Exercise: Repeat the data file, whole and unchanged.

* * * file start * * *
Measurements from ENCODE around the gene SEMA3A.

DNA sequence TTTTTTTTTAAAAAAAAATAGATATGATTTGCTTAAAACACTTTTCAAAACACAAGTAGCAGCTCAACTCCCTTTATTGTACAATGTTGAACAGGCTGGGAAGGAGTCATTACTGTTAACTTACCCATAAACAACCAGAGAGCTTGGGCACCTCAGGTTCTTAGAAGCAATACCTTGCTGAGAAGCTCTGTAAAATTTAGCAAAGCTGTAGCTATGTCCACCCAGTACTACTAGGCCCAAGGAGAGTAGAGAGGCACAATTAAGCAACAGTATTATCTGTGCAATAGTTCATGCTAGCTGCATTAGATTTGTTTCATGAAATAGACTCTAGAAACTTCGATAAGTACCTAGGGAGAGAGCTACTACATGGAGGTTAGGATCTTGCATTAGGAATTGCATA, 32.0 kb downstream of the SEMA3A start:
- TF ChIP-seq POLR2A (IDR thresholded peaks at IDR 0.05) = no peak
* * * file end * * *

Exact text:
Measurements from ENCODE around the gene SEMA3A.

DNA sequence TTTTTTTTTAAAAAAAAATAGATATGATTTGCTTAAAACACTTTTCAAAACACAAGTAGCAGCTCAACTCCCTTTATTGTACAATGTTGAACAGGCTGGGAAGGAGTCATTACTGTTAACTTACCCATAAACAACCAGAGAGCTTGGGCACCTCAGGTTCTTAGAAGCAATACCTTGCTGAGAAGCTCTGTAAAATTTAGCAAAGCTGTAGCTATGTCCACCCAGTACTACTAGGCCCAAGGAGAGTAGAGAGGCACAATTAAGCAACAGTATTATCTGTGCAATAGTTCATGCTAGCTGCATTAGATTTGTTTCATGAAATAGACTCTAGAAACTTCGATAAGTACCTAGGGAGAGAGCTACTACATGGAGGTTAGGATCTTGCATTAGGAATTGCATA, 32.0 kb downstream of the SEMA3A start:
- TF ChIP-seq POLR2A (IDR thresholded peaks at IDR 0.05) = no peak